In this article, I am going to touch on the notion that reality cannot be experienced without consciousness, and that consciousness is a concept without which we cannot make sense of the world. I’ll develop this further to what I believe consciousness has to do with the creation of not only man-made reality, but the entire Universe, and finally hit upon the connection between consciousness and spirituality as well as religion.
This is a bit of a mouthful, I know – I will take it slowly.
As always, I’m looking forward to your feedback in the comments.
To begin, I’ll explain why it is impossible to experience anything at all without involving consciousness. If this is obvious to you, great! If it isn’t, bear with me, please.
(I’d like to stress that contrary to some of the beliefs and assumptions I’ve made in previous articles, I hold this to be an actual truth – a fact. I am not going to try to put forward an actual scientific proof, because it is unnecessary; although there is evidence for this idea in mainstream science. Some simple thought exercises are enough to demonstrate that it has to be true.)
Okay, it’s actually pretty straightforward: You are consciousness. You cannot »turn off« consciousness. It is always present. If it’s not present, you’re dead. Not convinced? Try not to be conscious. It cannot be done.
Maybe I’ve gone too far ahead already. Let’s talk about consciousness, for starters. Does it even exist? If you’re a materialist or very left-brained person, you may be convinced that there is no such thing as consciousness. It’s an illusion. It’s an artifact of the neural network in your brain.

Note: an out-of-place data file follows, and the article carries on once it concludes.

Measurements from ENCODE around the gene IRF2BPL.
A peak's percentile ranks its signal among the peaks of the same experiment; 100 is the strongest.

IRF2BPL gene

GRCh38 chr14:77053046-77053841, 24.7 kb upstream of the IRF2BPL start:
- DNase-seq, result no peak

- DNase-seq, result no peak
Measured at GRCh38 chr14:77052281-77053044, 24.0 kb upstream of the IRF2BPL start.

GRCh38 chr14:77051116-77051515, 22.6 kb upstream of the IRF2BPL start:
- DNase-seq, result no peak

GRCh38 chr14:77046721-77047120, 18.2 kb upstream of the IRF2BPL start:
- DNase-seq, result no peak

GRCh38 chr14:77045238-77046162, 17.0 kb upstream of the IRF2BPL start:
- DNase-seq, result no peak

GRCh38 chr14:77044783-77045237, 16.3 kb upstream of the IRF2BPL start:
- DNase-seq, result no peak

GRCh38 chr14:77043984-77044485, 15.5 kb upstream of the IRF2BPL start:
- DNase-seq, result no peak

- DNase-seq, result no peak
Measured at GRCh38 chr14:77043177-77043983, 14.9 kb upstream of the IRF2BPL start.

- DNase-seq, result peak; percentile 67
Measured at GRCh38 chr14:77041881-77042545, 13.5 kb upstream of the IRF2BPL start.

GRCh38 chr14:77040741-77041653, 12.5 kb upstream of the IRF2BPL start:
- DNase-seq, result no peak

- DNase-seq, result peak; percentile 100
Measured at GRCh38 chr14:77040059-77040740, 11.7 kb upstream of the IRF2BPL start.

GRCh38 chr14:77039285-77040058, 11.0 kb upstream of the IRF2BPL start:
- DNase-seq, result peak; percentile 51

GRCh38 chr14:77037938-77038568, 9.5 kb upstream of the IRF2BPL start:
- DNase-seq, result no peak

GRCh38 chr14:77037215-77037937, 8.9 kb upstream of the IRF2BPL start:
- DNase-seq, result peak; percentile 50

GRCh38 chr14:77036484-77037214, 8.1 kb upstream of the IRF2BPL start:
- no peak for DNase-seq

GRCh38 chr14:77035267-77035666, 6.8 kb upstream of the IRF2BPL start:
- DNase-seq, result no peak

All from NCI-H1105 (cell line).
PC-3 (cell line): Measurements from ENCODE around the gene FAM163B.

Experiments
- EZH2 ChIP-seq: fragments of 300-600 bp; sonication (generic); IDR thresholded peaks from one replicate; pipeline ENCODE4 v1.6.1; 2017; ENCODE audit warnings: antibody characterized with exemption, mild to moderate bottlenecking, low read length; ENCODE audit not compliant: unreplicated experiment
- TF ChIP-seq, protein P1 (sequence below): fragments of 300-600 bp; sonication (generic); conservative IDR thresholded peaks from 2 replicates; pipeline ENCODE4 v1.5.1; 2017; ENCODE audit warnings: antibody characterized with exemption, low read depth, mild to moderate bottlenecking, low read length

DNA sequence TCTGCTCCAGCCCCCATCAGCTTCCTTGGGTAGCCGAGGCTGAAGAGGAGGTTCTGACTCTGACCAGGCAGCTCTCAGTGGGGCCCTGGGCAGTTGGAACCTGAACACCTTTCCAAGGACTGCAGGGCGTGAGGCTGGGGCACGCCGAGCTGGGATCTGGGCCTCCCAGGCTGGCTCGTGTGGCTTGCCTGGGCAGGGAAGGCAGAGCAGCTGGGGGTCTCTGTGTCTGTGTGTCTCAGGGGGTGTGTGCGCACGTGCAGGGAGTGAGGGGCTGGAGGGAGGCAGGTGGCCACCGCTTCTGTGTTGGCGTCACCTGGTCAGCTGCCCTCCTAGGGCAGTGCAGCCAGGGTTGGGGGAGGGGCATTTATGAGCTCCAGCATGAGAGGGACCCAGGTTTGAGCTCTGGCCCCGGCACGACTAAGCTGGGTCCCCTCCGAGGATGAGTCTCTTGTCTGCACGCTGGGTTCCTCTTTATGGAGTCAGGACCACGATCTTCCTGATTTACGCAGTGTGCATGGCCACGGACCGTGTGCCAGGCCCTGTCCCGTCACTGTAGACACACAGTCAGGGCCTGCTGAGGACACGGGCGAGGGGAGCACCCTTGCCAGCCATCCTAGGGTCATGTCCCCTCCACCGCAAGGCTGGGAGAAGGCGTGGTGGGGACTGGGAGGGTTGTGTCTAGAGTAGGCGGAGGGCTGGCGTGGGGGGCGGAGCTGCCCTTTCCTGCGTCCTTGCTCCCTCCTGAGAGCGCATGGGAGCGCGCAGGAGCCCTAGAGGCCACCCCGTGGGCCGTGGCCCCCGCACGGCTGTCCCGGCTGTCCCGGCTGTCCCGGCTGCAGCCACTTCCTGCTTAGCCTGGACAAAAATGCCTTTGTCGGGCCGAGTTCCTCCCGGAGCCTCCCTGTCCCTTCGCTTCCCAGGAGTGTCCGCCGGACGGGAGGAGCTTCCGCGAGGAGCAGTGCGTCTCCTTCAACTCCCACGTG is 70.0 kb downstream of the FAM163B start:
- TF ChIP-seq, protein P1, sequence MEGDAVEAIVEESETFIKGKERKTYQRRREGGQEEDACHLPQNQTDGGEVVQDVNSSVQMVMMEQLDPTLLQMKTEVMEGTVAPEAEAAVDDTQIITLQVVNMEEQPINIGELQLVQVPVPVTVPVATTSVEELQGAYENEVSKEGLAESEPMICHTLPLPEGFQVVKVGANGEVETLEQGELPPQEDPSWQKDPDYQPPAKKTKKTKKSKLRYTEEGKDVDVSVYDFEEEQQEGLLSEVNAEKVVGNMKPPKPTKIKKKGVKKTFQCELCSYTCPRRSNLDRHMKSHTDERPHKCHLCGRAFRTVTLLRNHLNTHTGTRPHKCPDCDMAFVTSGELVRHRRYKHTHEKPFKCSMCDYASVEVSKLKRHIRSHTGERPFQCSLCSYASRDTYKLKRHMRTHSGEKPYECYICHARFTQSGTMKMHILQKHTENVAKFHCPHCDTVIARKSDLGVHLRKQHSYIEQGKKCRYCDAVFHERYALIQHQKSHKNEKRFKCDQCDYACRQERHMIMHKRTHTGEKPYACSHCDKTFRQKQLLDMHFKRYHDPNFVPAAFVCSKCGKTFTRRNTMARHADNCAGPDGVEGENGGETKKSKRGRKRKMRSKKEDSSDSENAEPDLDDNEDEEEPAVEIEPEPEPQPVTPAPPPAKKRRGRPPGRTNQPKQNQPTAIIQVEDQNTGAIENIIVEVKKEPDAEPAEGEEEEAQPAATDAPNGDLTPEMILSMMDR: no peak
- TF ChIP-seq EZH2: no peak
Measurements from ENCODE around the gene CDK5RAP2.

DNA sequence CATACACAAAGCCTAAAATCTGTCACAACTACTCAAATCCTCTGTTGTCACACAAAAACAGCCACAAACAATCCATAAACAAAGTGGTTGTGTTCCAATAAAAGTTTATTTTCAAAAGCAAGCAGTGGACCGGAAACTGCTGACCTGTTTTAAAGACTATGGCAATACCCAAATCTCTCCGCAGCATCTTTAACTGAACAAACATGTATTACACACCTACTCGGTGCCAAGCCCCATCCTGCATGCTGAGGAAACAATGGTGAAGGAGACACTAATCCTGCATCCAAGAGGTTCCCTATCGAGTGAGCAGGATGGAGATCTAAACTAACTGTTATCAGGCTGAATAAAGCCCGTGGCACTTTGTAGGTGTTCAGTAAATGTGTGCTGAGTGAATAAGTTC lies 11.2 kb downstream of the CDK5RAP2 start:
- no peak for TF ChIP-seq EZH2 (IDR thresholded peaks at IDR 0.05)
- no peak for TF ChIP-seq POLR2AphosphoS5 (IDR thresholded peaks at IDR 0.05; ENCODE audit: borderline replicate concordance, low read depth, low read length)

But if you’re honest, you will acknowledge that you were not born with this conviction. At one point in your life, you have consciously (!) decided that consciousness does not exist, probably because you were taught so, or because it followed from your system of beliefs about the world.
See what I’m getting at? Your consciousness has decided that there is no such thing as consciousness. It’s a contradiction. Your conviction about the non-existence of consciousness is a conscious one. Does this make sense?
You may still deny it now. But that’s interesting. Who or what is that entity that is in denial? What else can it be than your conscious self? (If you still disagree, then think about it. Using your mind. Which is conscious. Which is consciously aware of its denial of its own existence.)
If we agree on the existence of consciousness, it follows that it is not possible to obtain any information about reality without involving consciousness. Because consciousness is a prerequisite for any perception, and any idea or thought. There is no non-conscious entity within you that can receive or store this information.
Well, that’s not entirely true. There is the subconscious. The subconscious is where all the information is stored that is not consciously available to you right now. But as soon as it does become available, you perceive it with your conscious self. There is no non-conscious way to become aware of subconscious »data«. As long as it’s in your subconscious, it’s »invisible«. If it’s in your mind, it is conscious.
It follows that our image of reality exists only in our consciousness. Let that sink in, because it’s important. You cannot perceive reality as-is. The only thing you have is a model of reality that exists within your consciousness. It’s fed by information from your senses, mixed up with previous memories. But there is no one-to-one representation of actual reality in your mind.
(That would be technically impossible, even, as our senses are grossly insufficient to provide all the data that would be needed to represent reality exhaustively. The obvious example is that humans can only detect a tiny fraction of the electromagnetic spectrum, namely visible light, some infrared – as heat –, and maybe a little ultraviolet. I’m not sure about ultraviolet.)